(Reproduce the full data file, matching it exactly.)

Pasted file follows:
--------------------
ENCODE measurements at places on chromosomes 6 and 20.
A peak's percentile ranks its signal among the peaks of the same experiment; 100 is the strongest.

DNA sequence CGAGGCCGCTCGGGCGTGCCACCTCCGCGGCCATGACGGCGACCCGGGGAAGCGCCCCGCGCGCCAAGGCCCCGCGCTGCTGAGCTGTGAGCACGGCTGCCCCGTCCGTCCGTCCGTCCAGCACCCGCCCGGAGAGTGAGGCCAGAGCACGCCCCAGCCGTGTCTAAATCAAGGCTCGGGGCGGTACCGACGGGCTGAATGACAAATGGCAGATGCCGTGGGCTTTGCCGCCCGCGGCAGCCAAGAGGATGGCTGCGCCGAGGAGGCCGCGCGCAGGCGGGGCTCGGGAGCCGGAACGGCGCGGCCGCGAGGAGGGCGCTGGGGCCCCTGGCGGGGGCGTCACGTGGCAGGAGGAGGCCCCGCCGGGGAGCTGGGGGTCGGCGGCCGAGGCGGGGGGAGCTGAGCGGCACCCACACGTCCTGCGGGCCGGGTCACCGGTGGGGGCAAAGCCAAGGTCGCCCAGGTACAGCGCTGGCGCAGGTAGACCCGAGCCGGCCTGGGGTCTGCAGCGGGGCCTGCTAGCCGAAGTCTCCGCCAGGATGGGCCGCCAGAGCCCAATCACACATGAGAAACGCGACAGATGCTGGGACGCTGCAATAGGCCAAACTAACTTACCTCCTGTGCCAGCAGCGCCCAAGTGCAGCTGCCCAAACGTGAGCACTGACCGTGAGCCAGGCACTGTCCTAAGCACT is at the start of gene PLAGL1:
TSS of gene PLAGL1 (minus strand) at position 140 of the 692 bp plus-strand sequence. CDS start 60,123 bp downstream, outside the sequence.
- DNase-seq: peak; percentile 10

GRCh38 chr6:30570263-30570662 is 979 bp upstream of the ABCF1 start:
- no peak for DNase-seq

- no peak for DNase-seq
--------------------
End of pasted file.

ENCODE measurements at places on chromosomes 6 and 20.
A peak's percentile ranks its signal among the peaks of the same experiment; 100 is the strongest.

DNA sequence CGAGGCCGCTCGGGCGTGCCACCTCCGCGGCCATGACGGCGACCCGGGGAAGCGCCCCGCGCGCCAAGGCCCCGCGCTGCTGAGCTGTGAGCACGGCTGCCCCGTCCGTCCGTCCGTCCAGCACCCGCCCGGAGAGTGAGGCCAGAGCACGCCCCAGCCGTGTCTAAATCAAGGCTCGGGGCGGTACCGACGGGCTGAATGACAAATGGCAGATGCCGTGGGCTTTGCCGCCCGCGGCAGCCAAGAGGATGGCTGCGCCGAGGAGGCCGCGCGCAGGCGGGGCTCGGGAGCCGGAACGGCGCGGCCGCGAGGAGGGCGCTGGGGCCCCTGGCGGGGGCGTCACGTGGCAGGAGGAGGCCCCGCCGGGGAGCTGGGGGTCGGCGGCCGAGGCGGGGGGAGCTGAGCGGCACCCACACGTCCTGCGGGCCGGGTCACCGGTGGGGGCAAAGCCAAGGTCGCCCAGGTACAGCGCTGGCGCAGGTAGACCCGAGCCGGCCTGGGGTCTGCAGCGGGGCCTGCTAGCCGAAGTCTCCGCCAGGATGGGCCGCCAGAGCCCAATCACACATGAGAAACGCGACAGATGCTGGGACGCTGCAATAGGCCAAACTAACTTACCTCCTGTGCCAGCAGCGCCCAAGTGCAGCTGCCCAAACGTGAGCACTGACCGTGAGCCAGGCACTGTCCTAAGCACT is at the start of gene PLAGL1:
TSS of gene PLAGL1 (minus strand) at position 140 of the 692 bp plus-strand sequence. CDS start 60,123 bp downstream, outside the sequence.
- DNase-seq: peak; percentile 10

GRCh38 chr6:30570263-30570662 is 979 bp upstream of the ABCF1 start:
- no peak for DNase-seq

- no peak for DNase-seq